Gazprom’s London Landlord Kicks Out Russian Gas Traders Over Ukraine

Gazprom, the Russian state-affiliated energy giant, is being thrown out of its central London offices following Russia’s invasion of Ukraine.

It’s only the latest decision whereby the British energy giant is being shunned for its ties to the Russian state.

The firm’s energy-trading arm is being kicked out of its central London offices in the wake of the Russian incursion into Ukraine, it’s only the latest blow for a firm that has long been viewed with suspicion. British Land Co., the firm’s landlord, said that the firm’s contract on the space near Regent’s Park had been previously scheduled to end n 2025, but instead the firm planned to end the contract “as soon as possible”.

“This is a fast-moving, complex situation, and we will continue to review all measures that are available to us, while remaining fully compliant with sanctions requirements,” British Land said in the statement.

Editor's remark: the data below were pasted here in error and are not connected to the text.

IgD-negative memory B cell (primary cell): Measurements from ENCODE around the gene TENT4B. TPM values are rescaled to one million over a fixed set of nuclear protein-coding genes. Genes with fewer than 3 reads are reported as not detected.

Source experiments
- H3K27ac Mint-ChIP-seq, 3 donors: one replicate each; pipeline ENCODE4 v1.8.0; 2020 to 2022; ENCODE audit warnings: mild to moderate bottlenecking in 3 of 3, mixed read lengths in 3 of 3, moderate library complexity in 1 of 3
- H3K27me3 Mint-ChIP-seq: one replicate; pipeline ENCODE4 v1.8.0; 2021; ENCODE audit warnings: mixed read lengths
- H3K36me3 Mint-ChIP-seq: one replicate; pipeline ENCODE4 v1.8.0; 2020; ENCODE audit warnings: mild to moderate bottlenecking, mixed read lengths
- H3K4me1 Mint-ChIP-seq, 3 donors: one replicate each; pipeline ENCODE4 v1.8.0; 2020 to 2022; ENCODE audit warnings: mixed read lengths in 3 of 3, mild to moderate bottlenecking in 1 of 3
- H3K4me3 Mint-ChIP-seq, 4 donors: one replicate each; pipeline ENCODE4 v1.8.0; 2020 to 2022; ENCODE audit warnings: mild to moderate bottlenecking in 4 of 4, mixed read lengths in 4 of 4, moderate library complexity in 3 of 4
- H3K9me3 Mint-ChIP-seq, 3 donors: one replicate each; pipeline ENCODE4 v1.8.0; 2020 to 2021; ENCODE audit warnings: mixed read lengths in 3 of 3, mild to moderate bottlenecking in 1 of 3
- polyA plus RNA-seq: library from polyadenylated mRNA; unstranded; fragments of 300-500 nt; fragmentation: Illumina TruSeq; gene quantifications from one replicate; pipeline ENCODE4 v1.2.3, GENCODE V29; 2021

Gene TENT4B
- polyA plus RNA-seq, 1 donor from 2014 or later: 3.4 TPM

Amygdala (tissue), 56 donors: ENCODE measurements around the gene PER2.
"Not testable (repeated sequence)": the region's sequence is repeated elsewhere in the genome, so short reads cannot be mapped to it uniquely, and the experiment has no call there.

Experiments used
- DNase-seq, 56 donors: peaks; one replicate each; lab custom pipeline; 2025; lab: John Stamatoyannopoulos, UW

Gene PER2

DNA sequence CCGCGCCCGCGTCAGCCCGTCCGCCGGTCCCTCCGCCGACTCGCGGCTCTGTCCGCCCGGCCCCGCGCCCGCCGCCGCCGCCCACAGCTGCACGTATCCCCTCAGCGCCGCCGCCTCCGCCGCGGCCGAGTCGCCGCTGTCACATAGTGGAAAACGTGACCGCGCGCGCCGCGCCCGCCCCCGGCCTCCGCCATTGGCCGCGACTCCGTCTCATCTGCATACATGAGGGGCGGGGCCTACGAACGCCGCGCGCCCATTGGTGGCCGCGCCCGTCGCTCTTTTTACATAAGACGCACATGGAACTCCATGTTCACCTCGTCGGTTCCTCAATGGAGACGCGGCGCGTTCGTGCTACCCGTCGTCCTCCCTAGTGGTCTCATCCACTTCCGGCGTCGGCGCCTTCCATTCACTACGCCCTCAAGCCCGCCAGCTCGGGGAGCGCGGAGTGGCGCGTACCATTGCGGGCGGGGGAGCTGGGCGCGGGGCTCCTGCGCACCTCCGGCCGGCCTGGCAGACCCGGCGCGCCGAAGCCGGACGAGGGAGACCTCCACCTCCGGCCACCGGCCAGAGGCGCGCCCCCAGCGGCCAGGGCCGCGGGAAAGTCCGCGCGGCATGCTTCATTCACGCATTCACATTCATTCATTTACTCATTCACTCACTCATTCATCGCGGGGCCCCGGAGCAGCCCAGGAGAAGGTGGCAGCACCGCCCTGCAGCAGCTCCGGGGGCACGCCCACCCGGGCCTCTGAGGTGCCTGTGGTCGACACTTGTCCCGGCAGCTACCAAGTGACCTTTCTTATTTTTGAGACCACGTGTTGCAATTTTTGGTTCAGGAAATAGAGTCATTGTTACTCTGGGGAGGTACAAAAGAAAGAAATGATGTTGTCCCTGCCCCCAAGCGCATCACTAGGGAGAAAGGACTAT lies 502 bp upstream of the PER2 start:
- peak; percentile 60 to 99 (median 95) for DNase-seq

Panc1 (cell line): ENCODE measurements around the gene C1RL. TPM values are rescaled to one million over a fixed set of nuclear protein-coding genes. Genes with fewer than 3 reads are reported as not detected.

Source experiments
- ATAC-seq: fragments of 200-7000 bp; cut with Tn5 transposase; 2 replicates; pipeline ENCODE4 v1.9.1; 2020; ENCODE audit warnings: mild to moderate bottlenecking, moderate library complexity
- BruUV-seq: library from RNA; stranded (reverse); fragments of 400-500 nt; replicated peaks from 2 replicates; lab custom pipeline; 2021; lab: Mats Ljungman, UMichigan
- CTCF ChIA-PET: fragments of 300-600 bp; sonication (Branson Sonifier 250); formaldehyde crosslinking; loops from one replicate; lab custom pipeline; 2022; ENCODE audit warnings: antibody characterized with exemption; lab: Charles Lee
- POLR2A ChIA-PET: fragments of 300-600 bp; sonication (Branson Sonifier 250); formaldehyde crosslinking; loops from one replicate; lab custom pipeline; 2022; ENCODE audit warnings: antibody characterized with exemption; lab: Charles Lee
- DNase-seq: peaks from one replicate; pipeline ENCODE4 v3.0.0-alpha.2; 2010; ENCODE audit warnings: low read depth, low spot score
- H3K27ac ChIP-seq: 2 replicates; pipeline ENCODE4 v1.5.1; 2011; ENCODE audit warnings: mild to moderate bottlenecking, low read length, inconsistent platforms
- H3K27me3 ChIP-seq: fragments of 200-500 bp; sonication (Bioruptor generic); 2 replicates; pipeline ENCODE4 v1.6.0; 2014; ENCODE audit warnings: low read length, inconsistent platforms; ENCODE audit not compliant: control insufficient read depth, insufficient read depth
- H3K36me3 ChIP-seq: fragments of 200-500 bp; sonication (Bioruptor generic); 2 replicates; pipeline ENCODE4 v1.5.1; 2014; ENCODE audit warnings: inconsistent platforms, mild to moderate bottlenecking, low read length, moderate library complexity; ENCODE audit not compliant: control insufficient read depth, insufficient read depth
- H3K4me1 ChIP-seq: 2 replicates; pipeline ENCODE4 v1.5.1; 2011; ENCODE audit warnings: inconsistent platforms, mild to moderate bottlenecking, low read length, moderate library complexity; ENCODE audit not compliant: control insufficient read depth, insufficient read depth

The landlord added that it was “shocked and saddened” by events in Ukraine.

Losing Gazprom is a pretty serious blow for British Land: Gazprom is one of the firm’s top 10 clients in terms of rents paid for office properties. Its payments top those made by Microsoft, Vodafone and Deutsche Bank.

The trading arm currently occupies the top floors of the building at 20 Triton Street, a curving lattice across from the park bordered by rows of houses owned by wealthy Russians. The unit trades gas, power and emissions in the European market. It supplied more than one-fifth of the UK’s industrial and commercial gas in 2020.

This invasion of Ukraine has provoked a crisis in European energy markets; natural gas trading in Europe is trading at the equivalent of $340/barrel of oil.

Gazprom M&T has more than 450 employees in London, and the location of its offices had for a long time allowed it to form “excellent relationships” with other major firms. That’s according to the firm’s website. 

The firm, which is wholly owned by a German subsidiary of Gazprom, and it opened its first office in London in 1999 with only two traders.

Read further at ZeroHedge

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